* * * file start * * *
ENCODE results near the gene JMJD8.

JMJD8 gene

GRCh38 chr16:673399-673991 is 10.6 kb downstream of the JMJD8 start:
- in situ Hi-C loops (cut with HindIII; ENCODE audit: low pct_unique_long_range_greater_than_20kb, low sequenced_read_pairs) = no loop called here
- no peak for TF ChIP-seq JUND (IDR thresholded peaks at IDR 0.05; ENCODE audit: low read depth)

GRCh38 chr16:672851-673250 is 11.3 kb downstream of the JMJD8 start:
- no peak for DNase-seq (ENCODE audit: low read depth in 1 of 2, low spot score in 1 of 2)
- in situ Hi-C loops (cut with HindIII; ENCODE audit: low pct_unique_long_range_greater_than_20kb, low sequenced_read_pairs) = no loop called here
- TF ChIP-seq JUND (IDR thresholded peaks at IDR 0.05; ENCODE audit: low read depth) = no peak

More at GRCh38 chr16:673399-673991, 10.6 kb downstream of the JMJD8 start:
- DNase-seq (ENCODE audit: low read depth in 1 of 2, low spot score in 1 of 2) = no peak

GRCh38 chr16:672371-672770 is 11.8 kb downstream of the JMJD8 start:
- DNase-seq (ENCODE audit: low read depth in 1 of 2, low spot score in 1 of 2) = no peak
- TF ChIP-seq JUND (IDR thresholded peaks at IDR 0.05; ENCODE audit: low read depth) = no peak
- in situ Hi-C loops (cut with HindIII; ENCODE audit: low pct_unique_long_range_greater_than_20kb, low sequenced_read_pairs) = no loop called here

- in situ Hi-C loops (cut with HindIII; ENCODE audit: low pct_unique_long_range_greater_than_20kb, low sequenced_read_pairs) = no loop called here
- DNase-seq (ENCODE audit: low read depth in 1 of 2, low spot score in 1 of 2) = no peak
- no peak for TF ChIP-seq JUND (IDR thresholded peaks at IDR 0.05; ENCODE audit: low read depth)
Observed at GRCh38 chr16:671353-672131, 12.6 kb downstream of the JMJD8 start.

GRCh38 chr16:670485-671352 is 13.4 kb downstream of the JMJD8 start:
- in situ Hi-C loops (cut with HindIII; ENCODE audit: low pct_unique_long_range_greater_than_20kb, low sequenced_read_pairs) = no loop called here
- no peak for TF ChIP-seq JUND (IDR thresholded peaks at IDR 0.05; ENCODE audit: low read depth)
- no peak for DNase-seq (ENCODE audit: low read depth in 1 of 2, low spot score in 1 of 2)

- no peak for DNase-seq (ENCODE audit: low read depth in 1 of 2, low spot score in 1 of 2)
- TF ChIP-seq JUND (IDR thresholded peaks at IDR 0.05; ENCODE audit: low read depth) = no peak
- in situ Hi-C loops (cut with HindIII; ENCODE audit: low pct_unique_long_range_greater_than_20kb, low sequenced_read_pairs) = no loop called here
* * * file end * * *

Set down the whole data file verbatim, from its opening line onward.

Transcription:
ENCODE results near the gene JMJD8.

JMJD8 gene

GRCh38 chr16:673399-673991 is 10.6 kb downstream of the JMJD8 start:
- in situ Hi-C loops (cut with HindIII; ENCODE audit: low pct_unique_long_range_greater_than_20kb, low sequenced_read_pairs) = no loop called here
- no peak for TF ChIP-seq JUND (IDR thresholded peaks at IDR 0.05; ENCODE audit: low read depth)

GRCh38 chr16:672851-673250 is 11.3 kb downstream of the JMJD8 start:
- no peak for DNase-seq (ENCODE audit: low read depth in 1 of 2, low spot score in 1 of 2)
- in situ Hi-C loops (cut with HindIII; ENCODE audit: low pct_unique_long_range_greater_than_20kb, low sequenced_read_pairs) = no loop called here
- TF ChIP-seq JUND (IDR thresholded peaks at IDR 0.05; ENCODE audit: low read depth) = no peak

More at GRCh38 chr16:673399-673991, 10.6 kb downstream of the JMJD8 start:
- DNase-seq (ENCODE audit: low read depth in 1 of 2, low spot score in 1 of 2) = no peak

GRCh38 chr16:672371-672770 is 11.8 kb downstream of the JMJD8 start:
- DNase-seq (ENCODE audit: low read depth in 1 of 2, low spot score in 1 of 2) = no peak
- TF ChIP-seq JUND (IDR thresholded peaks at IDR 0.05; ENCODE audit: low read depth) = no peak
- in situ Hi-C loops (cut with HindIII; ENCODE audit: low pct_unique_long_range_greater_than_20kb, low sequenced_read_pairs) = no loop called here

- in situ Hi-C loops (cut with HindIII; ENCODE audit: low pct_unique_long_range_greater_than_20kb, low sequenced_read_pairs) = no loop called here
- DNase-seq (ENCODE audit: low read depth in 1 of 2, low spot score in 1 of 2) = no peak
- no peak for TF ChIP-seq JUND (IDR thresholded peaks at IDR 0.05; ENCODE audit: low read depth)
Observed at GRCh38 chr16:671353-672131, 12.6 kb downstream of the JMJD8 start.

GRCh38 chr16:670485-671352 is 13.4 kb downstream of the JMJD8 start:
- in situ Hi-C loops (cut with HindIII; ENCODE audit: low pct_unique_long_range_greater_than_20kb, low sequenced_read_pairs) = no loop called here
- no peak for TF ChIP-seq JUND (IDR thresholded peaks at IDR 0.05; ENCODE audit: low read depth)
- no peak for DNase-seq (ENCODE audit: low read depth in 1 of 2, low spot score in 1 of 2)

- no peak for DNase-seq (ENCODE audit: low read depth in 1 of 2, low spot score in 1 of 2)
- TF ChIP-seq JUND (IDR thresholded peaks at IDR 0.05; ENCODE audit: low read depth) = no peak
- in situ Hi-C loops (cut with HindIII; ENCODE audit: low pct_unique_long_range_greater_than_20kb, low sequenced_read_pairs) = no loop called here